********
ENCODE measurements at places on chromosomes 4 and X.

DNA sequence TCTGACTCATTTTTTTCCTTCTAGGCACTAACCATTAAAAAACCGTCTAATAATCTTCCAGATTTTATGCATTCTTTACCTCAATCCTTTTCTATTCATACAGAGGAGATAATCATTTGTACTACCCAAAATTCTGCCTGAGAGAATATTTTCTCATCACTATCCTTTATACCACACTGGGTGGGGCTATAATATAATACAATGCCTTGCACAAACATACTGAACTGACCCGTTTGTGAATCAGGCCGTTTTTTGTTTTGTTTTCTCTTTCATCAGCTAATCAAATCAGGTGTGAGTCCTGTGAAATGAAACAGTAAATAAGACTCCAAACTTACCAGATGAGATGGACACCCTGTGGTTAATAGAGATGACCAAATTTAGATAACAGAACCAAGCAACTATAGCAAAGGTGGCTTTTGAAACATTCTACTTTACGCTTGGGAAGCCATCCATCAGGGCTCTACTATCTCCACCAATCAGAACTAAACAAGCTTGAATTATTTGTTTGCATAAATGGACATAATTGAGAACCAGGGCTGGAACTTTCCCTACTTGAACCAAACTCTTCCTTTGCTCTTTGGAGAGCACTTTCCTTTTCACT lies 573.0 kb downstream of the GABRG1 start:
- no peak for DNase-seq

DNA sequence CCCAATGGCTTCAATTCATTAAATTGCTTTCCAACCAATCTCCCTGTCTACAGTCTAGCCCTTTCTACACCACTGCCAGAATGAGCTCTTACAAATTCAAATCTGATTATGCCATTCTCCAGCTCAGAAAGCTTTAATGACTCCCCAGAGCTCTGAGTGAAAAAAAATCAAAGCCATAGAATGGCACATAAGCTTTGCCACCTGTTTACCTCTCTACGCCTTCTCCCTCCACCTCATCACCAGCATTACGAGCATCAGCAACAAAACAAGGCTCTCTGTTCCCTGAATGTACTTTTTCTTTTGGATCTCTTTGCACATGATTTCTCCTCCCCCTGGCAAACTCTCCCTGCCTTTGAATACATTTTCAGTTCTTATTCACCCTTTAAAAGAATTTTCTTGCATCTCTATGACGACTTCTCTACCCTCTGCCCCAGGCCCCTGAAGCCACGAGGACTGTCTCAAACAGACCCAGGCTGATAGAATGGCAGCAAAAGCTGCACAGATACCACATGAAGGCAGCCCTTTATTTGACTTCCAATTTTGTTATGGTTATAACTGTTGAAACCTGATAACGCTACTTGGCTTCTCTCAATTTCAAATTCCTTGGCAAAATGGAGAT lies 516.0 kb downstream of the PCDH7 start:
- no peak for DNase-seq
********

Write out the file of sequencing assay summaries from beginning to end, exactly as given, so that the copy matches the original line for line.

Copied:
ENCODE measurements at places on chromosomes 4 and X.

DNA sequence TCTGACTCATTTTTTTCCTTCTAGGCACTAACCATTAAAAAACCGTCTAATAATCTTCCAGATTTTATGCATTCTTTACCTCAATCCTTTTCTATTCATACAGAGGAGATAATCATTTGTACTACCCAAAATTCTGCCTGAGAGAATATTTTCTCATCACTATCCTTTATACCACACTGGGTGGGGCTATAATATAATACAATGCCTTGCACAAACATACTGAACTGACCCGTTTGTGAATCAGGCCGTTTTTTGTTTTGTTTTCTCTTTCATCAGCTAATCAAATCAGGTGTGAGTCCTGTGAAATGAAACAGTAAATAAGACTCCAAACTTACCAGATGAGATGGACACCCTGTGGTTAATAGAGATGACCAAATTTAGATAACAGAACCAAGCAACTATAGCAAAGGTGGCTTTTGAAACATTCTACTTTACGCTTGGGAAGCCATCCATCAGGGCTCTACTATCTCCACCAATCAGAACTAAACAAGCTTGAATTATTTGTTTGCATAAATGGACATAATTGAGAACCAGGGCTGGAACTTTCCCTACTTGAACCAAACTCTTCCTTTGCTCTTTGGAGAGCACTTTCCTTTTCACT lies 573.0 kb downstream of the GABRG1 start:
- no peak for DNase-seq

DNA sequence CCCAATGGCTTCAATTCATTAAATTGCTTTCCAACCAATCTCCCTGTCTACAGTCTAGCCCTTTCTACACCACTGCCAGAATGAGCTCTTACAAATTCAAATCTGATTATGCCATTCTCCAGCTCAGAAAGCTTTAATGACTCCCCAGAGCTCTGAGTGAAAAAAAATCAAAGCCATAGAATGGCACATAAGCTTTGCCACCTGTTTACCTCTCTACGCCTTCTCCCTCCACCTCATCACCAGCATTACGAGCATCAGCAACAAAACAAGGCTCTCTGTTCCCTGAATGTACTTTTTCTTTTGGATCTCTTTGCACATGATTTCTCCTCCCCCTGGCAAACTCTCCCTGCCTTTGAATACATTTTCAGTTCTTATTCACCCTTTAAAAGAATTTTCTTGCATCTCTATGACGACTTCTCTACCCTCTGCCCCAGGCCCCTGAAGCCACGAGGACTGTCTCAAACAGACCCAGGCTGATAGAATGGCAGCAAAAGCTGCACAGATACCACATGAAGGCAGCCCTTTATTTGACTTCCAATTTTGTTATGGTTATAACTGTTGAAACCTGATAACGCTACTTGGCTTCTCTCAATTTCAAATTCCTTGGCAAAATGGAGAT lies 516.0 kb downstream of the PCDH7 start:
- no peak for DNase-seq